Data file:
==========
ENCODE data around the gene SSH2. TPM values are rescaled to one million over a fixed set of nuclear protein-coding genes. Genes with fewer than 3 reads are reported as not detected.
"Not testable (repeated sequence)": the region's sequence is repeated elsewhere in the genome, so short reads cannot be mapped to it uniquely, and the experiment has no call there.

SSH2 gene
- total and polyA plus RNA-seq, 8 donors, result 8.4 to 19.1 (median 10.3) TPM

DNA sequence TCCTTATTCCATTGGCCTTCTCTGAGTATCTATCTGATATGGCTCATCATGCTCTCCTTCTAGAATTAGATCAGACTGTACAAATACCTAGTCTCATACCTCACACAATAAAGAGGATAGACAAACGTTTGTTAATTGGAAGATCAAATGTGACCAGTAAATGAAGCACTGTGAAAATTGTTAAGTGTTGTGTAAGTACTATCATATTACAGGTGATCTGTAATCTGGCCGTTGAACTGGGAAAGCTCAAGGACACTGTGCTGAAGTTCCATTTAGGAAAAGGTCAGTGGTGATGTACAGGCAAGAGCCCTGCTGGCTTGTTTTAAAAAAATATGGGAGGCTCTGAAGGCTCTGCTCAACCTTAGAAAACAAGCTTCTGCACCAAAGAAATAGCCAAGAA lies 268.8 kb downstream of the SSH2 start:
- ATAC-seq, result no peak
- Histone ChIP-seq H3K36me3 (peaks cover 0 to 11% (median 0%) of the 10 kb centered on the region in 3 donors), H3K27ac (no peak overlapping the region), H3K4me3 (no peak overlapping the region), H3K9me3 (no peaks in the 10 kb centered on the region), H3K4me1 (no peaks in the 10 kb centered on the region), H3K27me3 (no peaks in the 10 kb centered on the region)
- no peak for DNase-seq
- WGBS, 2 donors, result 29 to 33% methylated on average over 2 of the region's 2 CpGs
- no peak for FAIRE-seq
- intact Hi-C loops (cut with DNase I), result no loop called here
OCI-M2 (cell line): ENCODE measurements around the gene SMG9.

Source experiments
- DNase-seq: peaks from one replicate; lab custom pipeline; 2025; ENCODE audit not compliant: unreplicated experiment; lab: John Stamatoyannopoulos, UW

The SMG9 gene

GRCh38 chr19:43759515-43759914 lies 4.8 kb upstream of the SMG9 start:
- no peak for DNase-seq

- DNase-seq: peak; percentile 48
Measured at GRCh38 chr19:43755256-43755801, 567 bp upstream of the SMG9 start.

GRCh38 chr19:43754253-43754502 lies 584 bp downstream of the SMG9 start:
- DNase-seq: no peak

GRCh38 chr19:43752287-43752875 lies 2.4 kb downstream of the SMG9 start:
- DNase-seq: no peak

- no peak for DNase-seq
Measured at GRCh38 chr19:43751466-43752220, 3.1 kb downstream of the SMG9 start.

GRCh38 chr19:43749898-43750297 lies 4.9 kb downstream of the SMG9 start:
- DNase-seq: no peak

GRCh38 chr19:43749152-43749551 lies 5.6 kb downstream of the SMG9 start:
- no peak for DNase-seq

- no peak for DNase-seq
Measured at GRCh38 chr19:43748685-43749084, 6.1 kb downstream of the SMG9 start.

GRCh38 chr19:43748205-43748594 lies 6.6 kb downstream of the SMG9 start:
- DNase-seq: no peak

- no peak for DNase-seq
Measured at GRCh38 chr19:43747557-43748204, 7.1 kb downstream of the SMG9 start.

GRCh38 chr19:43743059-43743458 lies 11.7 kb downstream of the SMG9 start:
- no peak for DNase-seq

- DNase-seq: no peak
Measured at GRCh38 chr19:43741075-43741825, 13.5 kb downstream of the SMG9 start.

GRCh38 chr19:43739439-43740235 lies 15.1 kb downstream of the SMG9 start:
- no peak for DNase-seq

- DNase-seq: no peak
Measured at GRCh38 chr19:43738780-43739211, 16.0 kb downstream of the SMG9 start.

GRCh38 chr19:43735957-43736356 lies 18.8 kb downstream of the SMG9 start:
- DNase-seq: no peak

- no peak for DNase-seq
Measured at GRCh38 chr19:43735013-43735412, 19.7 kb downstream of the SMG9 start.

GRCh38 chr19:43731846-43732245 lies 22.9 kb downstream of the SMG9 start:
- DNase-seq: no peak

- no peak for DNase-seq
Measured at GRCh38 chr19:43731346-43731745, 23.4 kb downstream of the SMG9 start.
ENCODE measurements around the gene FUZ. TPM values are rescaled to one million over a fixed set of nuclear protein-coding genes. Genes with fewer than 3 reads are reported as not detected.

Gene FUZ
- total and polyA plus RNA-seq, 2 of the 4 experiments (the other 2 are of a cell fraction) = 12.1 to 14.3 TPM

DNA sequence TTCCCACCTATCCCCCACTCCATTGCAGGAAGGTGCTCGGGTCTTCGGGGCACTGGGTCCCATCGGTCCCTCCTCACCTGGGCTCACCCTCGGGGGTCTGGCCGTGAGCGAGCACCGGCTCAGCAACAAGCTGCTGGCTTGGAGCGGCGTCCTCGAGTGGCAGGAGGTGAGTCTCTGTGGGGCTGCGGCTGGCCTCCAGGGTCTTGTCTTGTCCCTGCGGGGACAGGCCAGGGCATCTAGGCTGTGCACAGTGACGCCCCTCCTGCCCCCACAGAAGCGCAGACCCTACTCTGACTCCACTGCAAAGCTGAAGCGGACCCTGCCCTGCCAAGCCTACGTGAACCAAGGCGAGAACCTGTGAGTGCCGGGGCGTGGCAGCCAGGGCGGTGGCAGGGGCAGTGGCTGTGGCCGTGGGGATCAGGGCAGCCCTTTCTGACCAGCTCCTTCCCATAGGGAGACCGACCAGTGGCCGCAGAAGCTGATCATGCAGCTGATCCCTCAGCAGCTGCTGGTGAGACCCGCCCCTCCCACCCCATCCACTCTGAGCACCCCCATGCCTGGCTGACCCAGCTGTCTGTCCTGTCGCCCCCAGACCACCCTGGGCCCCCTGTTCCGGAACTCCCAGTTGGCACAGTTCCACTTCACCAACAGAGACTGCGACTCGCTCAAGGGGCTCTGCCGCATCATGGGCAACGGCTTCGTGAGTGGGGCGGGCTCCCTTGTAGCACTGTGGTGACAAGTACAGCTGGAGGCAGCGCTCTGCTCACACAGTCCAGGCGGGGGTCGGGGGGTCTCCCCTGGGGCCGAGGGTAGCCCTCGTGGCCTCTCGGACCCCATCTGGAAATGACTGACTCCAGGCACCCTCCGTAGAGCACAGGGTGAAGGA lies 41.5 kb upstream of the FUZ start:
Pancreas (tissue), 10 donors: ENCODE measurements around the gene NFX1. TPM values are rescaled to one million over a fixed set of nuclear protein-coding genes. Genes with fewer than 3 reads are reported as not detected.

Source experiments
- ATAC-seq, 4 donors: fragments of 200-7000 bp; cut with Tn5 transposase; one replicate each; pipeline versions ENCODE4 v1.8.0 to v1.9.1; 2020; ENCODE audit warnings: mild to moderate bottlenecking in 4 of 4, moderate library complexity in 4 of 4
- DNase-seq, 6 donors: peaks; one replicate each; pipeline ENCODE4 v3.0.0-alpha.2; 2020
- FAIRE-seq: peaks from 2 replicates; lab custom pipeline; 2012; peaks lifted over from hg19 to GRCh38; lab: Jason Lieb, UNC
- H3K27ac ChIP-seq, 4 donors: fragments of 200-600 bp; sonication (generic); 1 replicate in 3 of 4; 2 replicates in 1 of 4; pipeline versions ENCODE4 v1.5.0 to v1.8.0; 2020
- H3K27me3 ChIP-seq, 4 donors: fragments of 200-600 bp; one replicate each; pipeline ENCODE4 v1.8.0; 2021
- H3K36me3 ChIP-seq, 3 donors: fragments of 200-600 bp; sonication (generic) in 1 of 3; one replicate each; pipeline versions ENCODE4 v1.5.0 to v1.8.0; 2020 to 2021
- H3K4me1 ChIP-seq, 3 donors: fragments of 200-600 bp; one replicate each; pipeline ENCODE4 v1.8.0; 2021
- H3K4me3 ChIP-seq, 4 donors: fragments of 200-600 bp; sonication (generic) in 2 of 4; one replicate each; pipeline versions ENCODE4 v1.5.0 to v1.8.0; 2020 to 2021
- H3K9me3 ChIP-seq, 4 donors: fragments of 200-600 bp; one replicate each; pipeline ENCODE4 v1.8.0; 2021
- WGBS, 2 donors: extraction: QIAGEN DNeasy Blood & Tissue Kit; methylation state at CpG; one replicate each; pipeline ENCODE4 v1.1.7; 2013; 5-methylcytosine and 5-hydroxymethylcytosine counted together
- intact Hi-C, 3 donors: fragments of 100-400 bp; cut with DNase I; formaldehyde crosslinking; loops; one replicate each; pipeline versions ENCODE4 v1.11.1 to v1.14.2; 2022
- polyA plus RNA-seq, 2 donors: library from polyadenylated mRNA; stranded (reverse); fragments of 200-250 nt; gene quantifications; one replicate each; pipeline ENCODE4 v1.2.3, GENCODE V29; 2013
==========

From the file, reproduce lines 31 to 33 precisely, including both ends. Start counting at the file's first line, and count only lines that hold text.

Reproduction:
Measured at GRCh38 chr19:43748685-43749084, 6.1 kb downstream of the SMG9 start.

GRCh38 chr19:43748205-43748594 lies 6.6 kb downstream of the SMG9 start:
- DNase-seq: no peak